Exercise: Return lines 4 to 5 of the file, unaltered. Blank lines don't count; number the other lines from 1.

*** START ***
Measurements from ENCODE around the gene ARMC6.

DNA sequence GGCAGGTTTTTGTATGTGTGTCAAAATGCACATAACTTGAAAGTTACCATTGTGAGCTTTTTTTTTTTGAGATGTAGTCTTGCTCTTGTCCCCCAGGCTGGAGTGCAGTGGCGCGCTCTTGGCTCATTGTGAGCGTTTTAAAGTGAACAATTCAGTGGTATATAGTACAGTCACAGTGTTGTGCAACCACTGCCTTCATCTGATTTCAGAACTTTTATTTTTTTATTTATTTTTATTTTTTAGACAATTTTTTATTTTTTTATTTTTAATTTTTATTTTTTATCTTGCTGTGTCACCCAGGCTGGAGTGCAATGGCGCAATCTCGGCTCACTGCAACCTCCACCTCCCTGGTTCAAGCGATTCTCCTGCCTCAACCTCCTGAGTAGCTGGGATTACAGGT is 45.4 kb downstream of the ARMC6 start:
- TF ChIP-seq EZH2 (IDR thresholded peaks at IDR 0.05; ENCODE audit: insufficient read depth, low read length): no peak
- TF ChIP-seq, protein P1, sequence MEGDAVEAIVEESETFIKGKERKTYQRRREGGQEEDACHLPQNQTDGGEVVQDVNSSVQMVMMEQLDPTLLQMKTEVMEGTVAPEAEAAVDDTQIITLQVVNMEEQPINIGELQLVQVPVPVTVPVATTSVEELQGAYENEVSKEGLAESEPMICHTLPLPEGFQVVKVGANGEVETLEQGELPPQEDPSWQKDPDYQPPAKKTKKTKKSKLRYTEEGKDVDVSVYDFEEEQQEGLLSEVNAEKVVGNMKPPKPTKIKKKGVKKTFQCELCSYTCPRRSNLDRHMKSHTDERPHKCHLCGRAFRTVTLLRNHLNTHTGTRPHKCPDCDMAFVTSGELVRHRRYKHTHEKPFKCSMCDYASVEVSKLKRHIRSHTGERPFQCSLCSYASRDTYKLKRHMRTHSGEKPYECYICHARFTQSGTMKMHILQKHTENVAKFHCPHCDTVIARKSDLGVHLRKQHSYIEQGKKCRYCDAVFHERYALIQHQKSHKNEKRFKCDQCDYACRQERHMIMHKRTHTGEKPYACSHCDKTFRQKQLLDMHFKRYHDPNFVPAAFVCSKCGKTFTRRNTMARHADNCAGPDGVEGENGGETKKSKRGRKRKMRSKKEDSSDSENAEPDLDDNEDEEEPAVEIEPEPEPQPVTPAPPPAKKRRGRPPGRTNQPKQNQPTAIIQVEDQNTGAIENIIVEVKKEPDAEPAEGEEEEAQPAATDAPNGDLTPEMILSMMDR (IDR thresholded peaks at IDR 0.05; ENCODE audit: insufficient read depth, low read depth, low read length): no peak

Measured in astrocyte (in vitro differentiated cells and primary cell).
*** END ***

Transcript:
- TF ChIP-seq, protein P1, sequence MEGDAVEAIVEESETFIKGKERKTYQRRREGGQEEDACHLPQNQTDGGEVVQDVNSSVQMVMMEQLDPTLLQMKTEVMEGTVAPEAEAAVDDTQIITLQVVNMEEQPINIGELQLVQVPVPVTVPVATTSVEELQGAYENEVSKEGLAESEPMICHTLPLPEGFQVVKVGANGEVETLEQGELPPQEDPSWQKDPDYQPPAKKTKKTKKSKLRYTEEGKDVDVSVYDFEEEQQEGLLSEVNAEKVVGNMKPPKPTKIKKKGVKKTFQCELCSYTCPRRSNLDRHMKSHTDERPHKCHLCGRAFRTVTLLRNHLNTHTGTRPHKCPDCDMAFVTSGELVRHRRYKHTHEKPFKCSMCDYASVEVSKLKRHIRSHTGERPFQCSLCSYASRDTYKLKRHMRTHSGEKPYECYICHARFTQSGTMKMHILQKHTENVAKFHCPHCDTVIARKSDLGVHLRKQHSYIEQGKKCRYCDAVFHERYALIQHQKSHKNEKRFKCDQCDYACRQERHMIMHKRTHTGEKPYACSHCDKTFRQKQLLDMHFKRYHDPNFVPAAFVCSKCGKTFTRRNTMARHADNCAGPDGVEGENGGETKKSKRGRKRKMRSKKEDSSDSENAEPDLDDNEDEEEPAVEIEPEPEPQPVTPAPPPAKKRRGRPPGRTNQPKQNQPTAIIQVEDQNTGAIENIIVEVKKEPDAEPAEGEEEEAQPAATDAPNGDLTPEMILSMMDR (IDR thresholded peaks at IDR 0.05; ENCODE audit: insufficient read depth, low read depth, low read length): no peak

Measured in astrocyte (in vitro differentiated cells and primary cell).